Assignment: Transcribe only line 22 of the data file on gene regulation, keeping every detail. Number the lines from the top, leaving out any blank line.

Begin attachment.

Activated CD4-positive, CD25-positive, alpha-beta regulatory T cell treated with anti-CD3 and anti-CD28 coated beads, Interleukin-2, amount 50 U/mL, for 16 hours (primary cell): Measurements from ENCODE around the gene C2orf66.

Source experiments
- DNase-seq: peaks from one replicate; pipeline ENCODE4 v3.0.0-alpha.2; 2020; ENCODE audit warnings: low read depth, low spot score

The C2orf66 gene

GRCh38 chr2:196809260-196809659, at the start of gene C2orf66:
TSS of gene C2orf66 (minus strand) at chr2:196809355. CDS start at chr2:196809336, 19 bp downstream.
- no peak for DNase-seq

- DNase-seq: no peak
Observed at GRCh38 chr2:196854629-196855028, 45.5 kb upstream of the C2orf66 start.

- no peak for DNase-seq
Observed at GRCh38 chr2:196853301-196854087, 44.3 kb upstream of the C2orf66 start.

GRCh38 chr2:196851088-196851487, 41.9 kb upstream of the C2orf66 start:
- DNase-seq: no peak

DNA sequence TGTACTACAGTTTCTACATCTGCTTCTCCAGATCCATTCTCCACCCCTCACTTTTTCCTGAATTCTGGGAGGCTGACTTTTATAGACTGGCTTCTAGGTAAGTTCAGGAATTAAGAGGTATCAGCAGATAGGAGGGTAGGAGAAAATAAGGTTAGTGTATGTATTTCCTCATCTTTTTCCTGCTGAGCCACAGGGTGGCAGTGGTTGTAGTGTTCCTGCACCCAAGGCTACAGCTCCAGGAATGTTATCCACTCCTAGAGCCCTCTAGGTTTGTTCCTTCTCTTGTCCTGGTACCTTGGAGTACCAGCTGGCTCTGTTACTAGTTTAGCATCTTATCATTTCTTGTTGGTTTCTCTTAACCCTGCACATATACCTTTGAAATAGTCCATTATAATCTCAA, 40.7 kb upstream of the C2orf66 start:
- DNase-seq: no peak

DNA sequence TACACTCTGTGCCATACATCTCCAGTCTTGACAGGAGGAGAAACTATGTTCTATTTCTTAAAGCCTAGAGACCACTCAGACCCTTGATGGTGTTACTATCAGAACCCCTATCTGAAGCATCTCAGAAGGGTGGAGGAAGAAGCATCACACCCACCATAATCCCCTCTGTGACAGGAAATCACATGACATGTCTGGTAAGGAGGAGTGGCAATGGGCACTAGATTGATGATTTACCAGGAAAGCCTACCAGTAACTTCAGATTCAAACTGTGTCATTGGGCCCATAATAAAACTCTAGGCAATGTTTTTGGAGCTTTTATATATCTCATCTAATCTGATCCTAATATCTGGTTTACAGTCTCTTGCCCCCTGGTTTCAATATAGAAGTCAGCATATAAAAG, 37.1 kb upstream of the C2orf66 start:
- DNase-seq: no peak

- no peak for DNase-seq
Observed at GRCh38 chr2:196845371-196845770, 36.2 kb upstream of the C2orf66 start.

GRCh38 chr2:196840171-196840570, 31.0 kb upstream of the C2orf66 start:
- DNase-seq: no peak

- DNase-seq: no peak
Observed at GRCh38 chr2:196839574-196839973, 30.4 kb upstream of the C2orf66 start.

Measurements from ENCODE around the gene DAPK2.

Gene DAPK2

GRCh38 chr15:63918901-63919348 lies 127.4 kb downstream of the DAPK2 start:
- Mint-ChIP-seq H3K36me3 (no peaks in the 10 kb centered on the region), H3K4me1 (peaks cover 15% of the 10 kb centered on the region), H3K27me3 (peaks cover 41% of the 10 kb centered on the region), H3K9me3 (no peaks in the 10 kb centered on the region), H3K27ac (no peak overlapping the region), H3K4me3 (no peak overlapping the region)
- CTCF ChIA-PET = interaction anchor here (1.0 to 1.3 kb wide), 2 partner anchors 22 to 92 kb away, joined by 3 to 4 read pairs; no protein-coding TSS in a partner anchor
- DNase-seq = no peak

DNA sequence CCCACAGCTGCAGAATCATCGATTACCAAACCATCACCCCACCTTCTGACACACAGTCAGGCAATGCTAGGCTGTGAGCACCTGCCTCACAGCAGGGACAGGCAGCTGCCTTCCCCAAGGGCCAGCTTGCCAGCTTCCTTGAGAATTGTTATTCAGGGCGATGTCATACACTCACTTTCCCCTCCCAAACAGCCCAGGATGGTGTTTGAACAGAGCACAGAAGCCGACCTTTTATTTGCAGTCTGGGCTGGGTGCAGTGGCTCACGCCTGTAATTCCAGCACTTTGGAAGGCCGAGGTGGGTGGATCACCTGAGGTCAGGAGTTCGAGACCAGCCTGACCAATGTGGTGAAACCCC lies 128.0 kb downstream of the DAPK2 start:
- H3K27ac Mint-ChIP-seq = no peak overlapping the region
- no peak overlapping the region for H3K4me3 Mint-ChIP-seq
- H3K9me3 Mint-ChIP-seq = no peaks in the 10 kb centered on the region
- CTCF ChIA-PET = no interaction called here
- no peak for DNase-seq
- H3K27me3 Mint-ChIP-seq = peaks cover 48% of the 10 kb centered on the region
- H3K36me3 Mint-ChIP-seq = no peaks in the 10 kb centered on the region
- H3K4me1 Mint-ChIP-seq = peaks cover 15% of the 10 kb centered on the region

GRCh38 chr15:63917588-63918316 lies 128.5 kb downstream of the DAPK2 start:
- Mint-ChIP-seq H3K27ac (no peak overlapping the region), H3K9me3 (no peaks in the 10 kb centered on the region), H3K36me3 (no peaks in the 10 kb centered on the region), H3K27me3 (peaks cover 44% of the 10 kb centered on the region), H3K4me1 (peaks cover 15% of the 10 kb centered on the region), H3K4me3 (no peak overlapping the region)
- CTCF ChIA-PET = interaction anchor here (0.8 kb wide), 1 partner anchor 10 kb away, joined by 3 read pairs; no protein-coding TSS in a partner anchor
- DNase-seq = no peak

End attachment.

- DNase-seq: no peak